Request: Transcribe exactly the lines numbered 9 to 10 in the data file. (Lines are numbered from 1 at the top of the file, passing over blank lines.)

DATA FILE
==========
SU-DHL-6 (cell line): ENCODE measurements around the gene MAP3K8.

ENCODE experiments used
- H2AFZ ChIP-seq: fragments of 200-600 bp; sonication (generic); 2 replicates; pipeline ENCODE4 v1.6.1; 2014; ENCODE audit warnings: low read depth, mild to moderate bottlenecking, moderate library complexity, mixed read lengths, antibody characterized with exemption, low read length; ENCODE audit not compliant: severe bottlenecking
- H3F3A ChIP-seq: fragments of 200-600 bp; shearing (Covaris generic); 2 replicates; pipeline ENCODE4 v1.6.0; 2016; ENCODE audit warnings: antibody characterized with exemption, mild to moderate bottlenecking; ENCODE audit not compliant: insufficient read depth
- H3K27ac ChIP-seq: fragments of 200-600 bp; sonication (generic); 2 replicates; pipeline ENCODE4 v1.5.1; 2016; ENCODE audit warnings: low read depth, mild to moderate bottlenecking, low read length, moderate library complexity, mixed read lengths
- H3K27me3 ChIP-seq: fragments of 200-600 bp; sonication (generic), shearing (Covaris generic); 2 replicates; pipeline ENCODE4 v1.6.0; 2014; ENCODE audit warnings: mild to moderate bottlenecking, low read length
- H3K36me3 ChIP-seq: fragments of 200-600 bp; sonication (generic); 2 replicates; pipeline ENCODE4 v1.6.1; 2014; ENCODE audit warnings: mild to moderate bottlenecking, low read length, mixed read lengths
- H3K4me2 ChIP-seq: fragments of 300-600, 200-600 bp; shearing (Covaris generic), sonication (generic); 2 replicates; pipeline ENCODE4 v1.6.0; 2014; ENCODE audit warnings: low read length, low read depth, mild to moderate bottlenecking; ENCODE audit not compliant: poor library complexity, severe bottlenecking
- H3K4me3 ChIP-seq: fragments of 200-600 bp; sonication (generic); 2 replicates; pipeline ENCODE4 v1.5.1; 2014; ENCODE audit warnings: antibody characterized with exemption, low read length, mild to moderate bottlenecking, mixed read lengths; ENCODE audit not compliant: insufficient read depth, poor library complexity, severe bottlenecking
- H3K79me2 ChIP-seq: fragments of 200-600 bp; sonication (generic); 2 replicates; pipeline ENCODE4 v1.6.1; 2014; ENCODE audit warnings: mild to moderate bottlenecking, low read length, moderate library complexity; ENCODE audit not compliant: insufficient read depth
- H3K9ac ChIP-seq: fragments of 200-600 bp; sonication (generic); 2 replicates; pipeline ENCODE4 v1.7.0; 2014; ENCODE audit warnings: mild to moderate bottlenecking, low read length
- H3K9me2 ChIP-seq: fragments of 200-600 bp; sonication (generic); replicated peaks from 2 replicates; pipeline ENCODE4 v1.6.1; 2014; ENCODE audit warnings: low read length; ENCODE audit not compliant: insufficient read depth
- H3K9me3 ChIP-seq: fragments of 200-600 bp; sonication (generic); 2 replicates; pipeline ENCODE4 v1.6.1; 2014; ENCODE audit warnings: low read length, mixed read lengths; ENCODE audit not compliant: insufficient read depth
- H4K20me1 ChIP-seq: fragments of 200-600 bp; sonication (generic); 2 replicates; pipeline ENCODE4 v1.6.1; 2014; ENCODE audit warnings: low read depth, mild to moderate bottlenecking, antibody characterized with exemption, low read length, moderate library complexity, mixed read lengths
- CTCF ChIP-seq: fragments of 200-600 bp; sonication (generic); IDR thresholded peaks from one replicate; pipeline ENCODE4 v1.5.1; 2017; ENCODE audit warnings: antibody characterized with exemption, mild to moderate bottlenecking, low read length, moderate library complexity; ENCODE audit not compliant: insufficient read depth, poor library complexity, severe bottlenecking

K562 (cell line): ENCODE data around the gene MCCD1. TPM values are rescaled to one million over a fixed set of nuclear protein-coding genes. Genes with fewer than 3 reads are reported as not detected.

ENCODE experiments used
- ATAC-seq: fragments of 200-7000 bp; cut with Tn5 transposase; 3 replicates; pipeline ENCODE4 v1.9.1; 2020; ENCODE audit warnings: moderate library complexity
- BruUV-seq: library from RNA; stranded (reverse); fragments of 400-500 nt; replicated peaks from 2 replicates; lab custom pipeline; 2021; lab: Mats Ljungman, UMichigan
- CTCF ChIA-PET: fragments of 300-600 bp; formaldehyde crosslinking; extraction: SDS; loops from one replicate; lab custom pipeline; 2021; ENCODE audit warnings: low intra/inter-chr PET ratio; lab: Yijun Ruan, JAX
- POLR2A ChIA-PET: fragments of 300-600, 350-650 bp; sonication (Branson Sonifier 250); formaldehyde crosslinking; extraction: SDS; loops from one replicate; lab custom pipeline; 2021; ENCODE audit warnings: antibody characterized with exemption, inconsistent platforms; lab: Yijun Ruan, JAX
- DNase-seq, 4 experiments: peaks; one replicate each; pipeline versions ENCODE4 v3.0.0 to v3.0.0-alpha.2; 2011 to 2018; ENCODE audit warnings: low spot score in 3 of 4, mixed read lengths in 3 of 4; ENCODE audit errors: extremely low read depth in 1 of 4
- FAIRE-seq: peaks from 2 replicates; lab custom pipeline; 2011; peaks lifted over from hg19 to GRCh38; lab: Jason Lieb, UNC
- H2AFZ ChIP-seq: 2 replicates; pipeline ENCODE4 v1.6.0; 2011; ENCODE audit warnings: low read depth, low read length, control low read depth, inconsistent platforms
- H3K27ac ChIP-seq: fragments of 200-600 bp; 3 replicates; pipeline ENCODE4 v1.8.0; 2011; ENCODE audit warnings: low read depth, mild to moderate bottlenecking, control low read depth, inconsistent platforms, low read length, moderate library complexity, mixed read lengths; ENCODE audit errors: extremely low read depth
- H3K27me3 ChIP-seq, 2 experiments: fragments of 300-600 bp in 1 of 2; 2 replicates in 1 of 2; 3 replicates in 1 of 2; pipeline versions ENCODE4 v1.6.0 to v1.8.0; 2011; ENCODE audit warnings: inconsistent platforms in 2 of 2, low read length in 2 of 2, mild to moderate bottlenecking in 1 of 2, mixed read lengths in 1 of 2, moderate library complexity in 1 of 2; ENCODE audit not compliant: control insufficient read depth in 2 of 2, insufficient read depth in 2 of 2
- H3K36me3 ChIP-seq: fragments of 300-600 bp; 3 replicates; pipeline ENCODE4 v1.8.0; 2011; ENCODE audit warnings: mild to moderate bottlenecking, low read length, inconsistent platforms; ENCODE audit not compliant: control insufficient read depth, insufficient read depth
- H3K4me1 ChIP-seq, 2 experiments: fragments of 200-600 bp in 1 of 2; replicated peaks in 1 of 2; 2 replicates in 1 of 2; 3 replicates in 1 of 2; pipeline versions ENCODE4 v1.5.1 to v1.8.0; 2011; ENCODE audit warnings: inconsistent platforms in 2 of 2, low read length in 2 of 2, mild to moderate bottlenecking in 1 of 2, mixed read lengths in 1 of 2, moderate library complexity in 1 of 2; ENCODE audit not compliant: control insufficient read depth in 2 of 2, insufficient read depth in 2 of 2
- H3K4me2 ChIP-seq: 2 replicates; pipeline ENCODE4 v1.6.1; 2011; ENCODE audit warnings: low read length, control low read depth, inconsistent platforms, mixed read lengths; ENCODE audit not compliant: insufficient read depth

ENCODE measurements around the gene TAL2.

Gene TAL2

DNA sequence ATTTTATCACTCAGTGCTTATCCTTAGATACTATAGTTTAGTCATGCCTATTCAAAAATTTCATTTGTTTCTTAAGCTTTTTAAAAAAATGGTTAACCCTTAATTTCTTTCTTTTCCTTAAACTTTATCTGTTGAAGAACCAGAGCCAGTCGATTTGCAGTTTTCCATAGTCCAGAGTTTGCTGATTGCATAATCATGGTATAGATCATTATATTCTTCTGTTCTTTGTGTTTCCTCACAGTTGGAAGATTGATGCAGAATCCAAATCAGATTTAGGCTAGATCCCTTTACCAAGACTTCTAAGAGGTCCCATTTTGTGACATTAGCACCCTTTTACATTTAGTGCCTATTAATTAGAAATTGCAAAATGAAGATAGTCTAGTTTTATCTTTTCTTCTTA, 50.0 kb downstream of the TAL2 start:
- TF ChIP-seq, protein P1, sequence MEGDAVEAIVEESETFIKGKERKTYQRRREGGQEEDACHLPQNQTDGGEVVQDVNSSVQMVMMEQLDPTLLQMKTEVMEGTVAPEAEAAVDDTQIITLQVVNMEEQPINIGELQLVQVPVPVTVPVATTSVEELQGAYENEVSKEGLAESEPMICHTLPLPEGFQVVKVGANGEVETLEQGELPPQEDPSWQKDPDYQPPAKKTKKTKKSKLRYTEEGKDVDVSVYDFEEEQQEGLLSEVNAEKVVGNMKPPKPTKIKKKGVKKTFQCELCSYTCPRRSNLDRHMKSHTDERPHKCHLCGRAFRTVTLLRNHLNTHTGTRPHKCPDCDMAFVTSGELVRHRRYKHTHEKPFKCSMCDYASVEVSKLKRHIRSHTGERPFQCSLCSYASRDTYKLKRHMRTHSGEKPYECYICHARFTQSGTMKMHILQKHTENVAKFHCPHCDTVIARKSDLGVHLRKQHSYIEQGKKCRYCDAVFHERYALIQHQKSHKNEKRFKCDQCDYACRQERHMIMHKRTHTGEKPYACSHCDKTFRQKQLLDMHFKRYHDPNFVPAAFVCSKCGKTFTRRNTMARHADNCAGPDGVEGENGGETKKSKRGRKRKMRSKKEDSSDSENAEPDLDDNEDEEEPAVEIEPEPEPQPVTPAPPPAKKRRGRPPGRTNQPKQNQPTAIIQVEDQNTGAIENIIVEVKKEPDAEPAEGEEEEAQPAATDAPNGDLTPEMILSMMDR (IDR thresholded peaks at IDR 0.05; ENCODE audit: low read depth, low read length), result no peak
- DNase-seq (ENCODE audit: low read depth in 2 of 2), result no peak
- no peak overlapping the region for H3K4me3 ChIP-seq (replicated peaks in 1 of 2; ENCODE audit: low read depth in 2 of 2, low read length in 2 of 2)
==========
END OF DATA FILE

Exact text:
- H3K4me3 ChIP-seq: fragments of 200-600 bp; sonication (generic); 2 replicates; pipeline ENCODE4 v1.5.1; 2014; ENCODE audit warnings: antibody characterized with exemption, low read length, mild to moderate bottlenecking, mixed read lengths; ENCODE audit not compliant: insufficient read depth, poor library complexity, severe bottlenecking
- H3K79me2 ChIP-seq: fragments of 200-600 bp; sonication (generic); 2 replicates; pipeline ENCODE4 v1.6.1; 2014; ENCODE audit warnings: mild to moderate bottlenecking, low read length, moderate library complexity; ENCODE audit not compliant: insufficient read depth